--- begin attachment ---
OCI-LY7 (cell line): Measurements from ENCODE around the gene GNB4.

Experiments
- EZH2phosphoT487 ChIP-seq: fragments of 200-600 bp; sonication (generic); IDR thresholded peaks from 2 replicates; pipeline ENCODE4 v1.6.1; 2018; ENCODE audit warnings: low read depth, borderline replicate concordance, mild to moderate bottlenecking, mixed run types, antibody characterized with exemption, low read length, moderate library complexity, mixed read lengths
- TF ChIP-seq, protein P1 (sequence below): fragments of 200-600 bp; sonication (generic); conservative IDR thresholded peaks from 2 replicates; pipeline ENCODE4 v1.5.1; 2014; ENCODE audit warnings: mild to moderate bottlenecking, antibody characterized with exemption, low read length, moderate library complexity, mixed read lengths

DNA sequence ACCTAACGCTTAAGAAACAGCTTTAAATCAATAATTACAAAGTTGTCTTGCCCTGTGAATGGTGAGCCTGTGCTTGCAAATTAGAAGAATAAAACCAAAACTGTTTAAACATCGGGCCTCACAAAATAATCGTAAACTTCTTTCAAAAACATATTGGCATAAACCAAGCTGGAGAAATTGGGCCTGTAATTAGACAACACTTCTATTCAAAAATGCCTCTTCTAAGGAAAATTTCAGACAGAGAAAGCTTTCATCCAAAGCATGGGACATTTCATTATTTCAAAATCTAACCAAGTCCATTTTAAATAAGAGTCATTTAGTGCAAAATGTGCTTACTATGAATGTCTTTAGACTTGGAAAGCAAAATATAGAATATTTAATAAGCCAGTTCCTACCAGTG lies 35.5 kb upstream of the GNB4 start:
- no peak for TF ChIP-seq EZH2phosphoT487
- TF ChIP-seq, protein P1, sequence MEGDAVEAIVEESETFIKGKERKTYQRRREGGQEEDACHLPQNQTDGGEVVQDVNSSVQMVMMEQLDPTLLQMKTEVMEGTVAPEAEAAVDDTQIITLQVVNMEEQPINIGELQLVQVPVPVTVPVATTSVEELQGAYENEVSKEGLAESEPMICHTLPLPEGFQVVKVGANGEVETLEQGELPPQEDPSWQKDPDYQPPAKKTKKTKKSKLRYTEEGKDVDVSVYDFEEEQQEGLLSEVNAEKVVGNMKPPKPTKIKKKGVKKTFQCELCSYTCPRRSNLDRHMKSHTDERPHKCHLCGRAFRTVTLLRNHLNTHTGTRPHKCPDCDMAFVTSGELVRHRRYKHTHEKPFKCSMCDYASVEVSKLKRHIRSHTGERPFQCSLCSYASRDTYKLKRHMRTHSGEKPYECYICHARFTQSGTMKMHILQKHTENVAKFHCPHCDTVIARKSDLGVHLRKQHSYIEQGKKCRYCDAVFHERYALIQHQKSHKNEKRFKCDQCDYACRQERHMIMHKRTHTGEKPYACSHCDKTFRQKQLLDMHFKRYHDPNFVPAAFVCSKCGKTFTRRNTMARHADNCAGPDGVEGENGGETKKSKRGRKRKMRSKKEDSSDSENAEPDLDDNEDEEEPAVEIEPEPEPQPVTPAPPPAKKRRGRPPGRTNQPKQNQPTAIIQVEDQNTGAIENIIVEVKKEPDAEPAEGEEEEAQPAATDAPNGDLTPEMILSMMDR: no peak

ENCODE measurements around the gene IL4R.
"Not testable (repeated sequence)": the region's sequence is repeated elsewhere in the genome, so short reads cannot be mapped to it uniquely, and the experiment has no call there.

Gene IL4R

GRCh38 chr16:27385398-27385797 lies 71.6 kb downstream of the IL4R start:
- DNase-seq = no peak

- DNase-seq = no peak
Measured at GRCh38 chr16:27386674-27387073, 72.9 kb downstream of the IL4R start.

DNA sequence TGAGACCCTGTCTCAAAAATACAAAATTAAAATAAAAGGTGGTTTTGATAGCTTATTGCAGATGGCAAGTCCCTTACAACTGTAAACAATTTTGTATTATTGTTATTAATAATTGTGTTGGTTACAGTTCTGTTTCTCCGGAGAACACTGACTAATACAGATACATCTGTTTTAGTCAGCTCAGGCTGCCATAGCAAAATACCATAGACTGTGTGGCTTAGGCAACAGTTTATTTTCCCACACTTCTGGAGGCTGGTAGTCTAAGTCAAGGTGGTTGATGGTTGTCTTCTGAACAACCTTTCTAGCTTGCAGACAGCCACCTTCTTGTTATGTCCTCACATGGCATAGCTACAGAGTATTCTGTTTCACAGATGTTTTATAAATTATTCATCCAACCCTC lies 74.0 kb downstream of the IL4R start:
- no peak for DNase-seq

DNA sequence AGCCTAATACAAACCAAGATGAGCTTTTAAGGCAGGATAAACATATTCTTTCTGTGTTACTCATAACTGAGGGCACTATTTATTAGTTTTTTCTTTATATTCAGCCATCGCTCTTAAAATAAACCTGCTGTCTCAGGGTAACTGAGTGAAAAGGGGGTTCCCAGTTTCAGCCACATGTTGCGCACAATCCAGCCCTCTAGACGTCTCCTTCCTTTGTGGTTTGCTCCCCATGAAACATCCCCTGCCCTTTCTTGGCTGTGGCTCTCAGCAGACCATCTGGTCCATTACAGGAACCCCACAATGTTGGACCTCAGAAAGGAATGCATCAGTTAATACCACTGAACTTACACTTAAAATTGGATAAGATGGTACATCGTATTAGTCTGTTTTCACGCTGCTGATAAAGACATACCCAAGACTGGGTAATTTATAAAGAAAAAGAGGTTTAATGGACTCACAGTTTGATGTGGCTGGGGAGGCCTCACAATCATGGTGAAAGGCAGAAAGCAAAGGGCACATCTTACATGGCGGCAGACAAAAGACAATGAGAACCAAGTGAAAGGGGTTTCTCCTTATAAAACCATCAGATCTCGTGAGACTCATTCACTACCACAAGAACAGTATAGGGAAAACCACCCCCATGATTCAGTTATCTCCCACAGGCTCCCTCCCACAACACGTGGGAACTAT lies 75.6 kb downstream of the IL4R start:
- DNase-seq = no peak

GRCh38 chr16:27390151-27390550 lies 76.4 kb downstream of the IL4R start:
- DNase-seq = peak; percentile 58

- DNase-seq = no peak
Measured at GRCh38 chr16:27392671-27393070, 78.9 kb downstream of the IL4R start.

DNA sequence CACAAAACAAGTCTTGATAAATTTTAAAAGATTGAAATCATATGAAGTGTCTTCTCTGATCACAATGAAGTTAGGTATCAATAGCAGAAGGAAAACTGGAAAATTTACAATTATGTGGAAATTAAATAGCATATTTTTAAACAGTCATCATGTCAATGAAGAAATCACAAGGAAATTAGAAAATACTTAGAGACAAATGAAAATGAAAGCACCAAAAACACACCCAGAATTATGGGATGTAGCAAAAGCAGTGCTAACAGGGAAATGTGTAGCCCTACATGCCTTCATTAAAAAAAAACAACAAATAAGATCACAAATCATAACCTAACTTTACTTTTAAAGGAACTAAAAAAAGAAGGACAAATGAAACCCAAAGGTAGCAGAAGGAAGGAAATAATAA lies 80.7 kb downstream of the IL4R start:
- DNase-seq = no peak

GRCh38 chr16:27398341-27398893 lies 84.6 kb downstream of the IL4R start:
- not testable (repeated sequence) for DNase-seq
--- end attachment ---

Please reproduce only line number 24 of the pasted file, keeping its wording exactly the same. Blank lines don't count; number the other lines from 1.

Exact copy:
- DNase-seq = no peak